This test analyzes the WT1 gene, which is associated with isolated Wilms tumor and with syndromic causes of Wilms tumor, including WAGR (Wilms, aniridia, genitourinary, retardation), Denys-Drash syndrome (DDS), and Frasier syndrome.
Genetic testing of WT1 may confirm a diagnosis and help guide treatment and management decisions. Identification of a disease-causing variant would also guide testing and diagnosis of at-risk relatives. This test is specifically designed for heritable germline mutations and is not appropriate for the detection of somatic mutations in tumor tissue.
Rarely, cases of Wilms tumor are due to a contiguous gene deletion that encompasses both the PAX6 and WT1 genes and that causes Wilms tumor, aniridia, genitourinary anomalies, and mental retardation (WAGR) syndrome. In the presence of any of aniridia, the WAGR syndrome test, which includes the PAX6 gene, may be more appropriate.
(Nephroblastoma) is an embryonal renal cancer that is made up of some combination of blastemal, epithelial, and stromal cells and is the most common renal malignancy in childhood. Hereditary pathogenic variants in WT1 explain approximately 5% of Wilms tumor cases. Such variants can cause non-syndromic isolated Wilms tumor as well as syndromes of which Wilms is a feature—particularly WAGR (Wilms, aniridia, genitourinary, retardation), Denys-Drash (DDS), and Frasier syndromes.
WAGR syndrome is caused by a deletion on chromosome 11 inclusive of both WT1 and the PAX6 gene, which is associated with aniridia (absence of color in the iris). Aniridia is typically the first noticeable sign of WAGR syndrome. In individuals with WAGR syndrome, Wilms tumor presents earlier and is more often bilateral than in isolated Wilms tumor cases. Intellectual disability is common, as are psychiatric or behavioral problems. The most common genitourinary anomalies in males is cryptorchidism. Females may have underdeveloped ovarian tissue and bicornuate uterus, leading to fertility issues.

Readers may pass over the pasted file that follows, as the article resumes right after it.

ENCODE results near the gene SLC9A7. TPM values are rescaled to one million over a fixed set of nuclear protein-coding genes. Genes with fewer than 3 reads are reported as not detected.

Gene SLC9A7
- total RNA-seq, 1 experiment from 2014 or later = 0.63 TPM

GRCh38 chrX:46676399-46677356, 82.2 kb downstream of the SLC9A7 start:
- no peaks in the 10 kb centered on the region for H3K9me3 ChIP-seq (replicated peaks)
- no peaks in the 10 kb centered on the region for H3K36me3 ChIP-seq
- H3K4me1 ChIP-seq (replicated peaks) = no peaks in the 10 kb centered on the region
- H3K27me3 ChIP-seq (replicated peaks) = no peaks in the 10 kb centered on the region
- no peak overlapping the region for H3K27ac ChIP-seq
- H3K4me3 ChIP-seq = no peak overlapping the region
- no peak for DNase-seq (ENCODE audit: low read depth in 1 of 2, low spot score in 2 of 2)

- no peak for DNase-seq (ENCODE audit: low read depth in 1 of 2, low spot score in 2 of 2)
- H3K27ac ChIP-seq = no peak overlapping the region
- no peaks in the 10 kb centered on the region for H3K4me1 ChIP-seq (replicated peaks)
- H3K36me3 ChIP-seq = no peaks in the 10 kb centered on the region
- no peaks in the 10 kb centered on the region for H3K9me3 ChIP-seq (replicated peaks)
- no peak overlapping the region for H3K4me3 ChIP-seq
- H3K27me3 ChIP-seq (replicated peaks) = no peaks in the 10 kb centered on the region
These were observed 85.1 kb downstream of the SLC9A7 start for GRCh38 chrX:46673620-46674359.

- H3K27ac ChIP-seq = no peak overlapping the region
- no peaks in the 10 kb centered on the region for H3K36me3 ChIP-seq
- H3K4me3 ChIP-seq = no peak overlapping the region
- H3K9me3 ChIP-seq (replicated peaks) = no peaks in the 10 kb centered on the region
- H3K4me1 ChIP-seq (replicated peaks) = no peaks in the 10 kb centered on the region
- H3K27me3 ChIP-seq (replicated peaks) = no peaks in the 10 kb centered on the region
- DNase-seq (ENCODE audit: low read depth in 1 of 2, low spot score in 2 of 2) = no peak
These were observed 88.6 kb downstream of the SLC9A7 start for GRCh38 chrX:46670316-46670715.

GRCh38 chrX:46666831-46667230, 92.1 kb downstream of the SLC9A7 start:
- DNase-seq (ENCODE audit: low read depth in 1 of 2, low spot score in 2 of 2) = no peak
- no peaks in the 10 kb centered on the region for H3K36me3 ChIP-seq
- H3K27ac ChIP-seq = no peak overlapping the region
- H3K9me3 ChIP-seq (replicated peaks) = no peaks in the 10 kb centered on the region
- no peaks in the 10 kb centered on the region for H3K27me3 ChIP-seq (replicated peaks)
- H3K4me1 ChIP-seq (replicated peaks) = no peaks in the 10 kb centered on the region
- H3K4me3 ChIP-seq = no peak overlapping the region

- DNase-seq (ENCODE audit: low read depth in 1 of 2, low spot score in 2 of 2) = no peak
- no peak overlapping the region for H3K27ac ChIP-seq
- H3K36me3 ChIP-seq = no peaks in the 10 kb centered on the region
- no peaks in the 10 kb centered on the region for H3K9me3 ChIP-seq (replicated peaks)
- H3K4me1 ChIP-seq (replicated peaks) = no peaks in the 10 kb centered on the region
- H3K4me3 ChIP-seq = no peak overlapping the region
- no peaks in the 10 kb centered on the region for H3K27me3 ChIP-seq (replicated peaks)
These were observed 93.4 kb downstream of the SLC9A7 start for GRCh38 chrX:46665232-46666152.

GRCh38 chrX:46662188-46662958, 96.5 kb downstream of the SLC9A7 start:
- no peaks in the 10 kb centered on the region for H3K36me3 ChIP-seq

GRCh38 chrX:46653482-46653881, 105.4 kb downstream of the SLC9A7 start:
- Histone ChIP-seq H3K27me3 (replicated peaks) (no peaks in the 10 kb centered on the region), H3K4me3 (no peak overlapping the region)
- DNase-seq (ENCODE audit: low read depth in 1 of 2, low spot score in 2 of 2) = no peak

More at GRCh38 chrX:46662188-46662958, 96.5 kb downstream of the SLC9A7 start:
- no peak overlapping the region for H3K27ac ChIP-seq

Denys-Drash syndrome (DDS)
DDS is a condition that affects the kidneys and genitalia. Renal disease, specifically diffuse glomerulosclerosis, begins within the first year of life and often leads to kidney failure. The risk for Wilms tumor is greater than 90%. Affected males have ambiguous genitalia due to gonadal dysgenesis and may be infertile. Because affected females typically have normal genitalia and only manifest the renal features of DDS, they are often diagnosed with isolated nephrotic syndrome.
Frasier syndrome is similar to DDS, affects the kidneys and genitalia. Childhood-onset renal disease—specifically focal segmental glomerulosclerosis—often leads to kidney failure in adolescence. Affected males have ambiguous genitalia and underdeveloped internal gonads that may require surgical removal due to risks of gonadoblastoma. Because affected females typically have normal genitalia and gonads and only manifest the renal features, they are often diagnosed with isolated nephrotic syndrome. Wilms tumor has been reported in some cases, but it is not a primary feature. Due to the significant clinical overlap with DDS, it is suspected that Frasier and DDS may be variable clinical presentations of the same condition.